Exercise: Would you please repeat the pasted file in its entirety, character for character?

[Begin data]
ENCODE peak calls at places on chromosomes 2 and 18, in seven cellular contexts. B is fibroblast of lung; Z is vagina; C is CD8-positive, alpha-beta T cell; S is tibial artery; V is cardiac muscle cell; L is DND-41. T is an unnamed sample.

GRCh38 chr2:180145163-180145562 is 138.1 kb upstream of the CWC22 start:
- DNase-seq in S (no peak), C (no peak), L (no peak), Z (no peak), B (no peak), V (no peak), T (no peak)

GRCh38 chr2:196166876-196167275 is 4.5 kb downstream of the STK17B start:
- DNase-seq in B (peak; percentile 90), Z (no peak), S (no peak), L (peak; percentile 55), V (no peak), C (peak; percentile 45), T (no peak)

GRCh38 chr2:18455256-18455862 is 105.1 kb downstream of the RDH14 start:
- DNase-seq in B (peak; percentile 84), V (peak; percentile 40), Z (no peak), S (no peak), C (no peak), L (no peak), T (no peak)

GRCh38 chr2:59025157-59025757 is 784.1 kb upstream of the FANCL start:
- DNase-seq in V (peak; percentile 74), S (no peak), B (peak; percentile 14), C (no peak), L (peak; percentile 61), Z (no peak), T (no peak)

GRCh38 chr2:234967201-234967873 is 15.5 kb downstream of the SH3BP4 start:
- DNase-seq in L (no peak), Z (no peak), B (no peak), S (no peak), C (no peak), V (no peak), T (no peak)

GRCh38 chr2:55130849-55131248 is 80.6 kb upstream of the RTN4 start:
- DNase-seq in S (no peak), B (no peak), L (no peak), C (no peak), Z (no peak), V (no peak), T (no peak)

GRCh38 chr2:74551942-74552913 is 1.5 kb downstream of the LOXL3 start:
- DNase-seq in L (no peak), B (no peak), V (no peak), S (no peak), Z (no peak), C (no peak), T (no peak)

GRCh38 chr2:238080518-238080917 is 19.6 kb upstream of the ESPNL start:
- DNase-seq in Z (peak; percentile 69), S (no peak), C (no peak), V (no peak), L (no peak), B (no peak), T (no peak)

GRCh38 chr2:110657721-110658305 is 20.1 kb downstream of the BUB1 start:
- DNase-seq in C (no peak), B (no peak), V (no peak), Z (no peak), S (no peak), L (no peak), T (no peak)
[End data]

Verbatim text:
ENCODE peak calls at places on chromosomes 2 and 18, in seven cellular contexts. B is fibroblast of lung; Z is vagina; C is CD8-positive, alpha-beta T cell; S is tibial artery; V is cardiac muscle cell; L is DND-41. T is an unnamed sample.

GRCh38 chr2:180145163-180145562 is 138.1 kb upstream of the CWC22 start:
- DNase-seq in S (no peak), C (no peak), L (no peak), Z (no peak), B (no peak), V (no peak), T (no peak)

GRCh38 chr2:196166876-196167275 is 4.5 kb downstream of the STK17B start:
- DNase-seq in B (peak; percentile 90), Z (no peak), S (no peak), L (peak; percentile 55), V (no peak), C (peak; percentile 45), T (no peak)

GRCh38 chr2:18455256-18455862 is 105.1 kb downstream of the RDH14 start:
- DNase-seq in B (peak; percentile 84), V (peak; percentile 40), Z (no peak), S (no peak), C (no peak), L (no peak), T (no peak)

GRCh38 chr2:59025157-59025757 is 784.1 kb upstream of the FANCL start:
- DNase-seq in V (peak; percentile 74), S (no peak), B (peak; percentile 14), C (no peak), L (peak; percentile 61), Z (no peak), T (no peak)

GRCh38 chr2:234967201-234967873 is 15.5 kb downstream of the SH3BP4 start:
- DNase-seq in L (no peak), Z (no peak), B (no peak), S (no peak), C (no peak), V (no peak), T (no peak)

GRCh38 chr2:55130849-55131248 is 80.6 kb upstream of the RTN4 start:
- DNase-seq in S (no peak), B (no peak), L (no peak), C (no peak), Z (no peak), V (no peak), T (no peak)

GRCh38 chr2:74551942-74552913 is 1.5 kb downstream of the LOXL3 start:
- DNase-seq in L (no peak), B (no peak), V (no peak), S (no peak), Z (no peak), C (no peak), T (no peak)

GRCh38 chr2:238080518-238080917 is 19.6 kb upstream of the ESPNL start:
- DNase-seq in Z (peak; percentile 69), S (no peak), C (no peak), V (no peak), L (no peak), B (no peak), T (no peak)

GRCh38 chr2:110657721-110658305 is 20.1 kb downstream of the BUB1 start:
- DNase-seq in C (no peak), B (no peak), V (no peak), Z (no peak), S (no peak), L (no peak), T (no peak)